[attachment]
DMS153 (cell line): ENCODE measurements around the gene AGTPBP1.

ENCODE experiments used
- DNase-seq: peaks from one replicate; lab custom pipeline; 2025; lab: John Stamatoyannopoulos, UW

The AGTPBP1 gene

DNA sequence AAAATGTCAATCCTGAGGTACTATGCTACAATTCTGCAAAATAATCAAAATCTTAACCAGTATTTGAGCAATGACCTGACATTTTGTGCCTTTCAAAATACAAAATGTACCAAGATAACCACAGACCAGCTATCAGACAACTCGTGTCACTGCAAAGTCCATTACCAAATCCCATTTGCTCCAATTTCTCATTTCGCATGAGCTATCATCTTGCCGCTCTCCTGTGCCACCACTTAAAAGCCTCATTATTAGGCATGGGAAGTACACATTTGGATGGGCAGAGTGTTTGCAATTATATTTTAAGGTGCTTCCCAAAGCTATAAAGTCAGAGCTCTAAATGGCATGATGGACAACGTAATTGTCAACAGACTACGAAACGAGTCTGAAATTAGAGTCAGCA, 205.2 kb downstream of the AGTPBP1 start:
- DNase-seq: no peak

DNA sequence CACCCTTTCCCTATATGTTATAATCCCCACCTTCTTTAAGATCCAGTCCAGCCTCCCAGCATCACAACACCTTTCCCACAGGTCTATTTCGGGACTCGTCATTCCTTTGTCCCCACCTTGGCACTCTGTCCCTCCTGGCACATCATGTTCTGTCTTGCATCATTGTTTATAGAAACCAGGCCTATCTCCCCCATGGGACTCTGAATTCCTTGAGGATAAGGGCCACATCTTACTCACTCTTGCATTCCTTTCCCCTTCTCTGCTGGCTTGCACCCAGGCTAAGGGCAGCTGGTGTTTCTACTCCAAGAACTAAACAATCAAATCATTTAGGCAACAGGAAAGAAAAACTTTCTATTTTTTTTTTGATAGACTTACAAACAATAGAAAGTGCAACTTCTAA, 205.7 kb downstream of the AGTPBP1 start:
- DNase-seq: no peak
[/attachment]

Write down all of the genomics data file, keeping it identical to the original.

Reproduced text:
DMS153 (cell line): ENCODE measurements around the gene AGTPBP1.

ENCODE experiments used
- DNase-seq: peaks from one replicate; lab custom pipeline; 2025; lab: John Stamatoyannopoulos, UW

The AGTPBP1 gene

DNA sequence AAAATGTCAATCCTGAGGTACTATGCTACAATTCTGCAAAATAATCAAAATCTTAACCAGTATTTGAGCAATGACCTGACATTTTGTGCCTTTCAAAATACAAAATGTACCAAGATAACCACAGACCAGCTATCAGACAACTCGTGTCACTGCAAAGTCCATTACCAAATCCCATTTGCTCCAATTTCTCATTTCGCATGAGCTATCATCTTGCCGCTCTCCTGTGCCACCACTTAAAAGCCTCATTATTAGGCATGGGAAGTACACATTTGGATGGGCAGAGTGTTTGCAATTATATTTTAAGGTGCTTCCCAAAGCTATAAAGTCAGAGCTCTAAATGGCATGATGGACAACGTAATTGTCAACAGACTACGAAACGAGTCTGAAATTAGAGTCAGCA, 205.2 kb downstream of the AGTPBP1 start:
- DNase-seq: no peak

DNA sequence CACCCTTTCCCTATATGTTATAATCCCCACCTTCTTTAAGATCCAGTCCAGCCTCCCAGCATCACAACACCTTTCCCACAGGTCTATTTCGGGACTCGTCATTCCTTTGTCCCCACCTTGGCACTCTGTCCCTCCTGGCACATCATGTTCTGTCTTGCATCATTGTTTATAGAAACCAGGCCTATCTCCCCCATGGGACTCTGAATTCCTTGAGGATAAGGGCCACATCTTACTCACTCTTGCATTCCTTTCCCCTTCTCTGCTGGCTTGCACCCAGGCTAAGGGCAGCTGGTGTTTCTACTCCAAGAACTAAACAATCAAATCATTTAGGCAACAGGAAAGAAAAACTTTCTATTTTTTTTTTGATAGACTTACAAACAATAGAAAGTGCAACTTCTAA, 205.7 kb downstream of the AGTPBP1 start:
- DNase-seq: no peak